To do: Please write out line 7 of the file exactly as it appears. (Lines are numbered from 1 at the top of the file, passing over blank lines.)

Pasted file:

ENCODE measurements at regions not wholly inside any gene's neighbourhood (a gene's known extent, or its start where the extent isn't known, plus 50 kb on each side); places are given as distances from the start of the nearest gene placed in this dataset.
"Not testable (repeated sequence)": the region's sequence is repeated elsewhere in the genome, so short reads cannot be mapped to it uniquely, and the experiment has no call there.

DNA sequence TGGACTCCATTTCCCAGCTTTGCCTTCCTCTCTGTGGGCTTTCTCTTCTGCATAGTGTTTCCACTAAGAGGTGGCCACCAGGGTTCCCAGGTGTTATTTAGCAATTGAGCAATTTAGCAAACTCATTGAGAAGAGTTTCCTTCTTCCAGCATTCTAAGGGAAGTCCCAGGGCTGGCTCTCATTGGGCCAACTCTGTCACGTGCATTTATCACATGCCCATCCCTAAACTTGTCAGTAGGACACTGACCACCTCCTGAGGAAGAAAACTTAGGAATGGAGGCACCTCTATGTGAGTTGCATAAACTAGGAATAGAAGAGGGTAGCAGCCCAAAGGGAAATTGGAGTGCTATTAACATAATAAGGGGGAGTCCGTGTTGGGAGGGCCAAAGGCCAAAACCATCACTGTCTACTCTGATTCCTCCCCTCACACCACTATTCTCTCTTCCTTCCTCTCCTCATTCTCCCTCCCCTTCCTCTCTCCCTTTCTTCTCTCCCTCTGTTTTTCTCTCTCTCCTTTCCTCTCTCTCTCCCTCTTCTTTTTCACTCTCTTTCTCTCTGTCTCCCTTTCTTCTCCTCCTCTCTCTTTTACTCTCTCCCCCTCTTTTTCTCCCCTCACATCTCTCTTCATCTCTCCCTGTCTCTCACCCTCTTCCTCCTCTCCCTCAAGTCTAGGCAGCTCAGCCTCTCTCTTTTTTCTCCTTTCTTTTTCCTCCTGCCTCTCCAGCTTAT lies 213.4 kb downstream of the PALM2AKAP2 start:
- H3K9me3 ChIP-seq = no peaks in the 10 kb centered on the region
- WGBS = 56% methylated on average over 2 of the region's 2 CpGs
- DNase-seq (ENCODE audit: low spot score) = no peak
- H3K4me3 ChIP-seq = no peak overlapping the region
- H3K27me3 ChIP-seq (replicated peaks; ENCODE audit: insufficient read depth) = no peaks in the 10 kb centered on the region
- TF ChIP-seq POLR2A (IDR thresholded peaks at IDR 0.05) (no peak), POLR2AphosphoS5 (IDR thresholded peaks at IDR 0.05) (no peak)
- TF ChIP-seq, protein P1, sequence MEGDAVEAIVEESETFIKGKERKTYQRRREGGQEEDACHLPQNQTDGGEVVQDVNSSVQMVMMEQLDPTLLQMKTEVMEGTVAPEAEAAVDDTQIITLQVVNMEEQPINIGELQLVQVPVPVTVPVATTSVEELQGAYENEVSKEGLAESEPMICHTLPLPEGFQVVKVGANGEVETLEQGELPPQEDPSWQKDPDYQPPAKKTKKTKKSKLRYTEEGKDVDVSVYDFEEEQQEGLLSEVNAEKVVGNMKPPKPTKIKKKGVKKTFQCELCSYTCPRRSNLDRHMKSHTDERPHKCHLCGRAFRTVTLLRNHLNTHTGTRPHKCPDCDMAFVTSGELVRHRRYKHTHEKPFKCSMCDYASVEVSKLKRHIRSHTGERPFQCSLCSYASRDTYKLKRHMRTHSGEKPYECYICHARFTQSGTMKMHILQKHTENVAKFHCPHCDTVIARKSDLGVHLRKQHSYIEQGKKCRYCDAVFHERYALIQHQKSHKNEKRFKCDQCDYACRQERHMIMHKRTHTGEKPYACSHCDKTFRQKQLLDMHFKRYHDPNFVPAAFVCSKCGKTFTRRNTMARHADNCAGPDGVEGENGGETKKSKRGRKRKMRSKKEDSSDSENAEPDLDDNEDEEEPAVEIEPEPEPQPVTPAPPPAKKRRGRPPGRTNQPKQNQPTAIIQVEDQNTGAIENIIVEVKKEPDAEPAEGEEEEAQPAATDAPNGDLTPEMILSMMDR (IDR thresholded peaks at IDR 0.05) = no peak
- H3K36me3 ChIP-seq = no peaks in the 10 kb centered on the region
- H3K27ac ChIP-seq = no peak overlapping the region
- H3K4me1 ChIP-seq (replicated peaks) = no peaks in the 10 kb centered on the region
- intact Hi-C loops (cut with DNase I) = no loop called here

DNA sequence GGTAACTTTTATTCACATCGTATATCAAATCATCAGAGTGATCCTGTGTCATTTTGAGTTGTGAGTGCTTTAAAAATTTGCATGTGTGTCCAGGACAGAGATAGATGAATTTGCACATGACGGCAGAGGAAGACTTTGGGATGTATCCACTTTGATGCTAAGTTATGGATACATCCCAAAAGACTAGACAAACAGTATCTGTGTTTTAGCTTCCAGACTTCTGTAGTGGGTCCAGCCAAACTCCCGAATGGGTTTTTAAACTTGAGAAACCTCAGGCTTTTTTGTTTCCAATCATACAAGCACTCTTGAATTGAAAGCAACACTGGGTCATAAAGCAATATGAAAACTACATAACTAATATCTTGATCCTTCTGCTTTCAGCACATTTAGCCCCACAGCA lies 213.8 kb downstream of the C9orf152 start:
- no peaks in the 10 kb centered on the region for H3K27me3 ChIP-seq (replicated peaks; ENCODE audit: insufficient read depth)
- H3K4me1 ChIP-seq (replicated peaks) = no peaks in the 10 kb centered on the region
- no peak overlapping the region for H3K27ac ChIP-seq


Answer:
- H3K4me3 ChIP-seq = no peak overlapping the region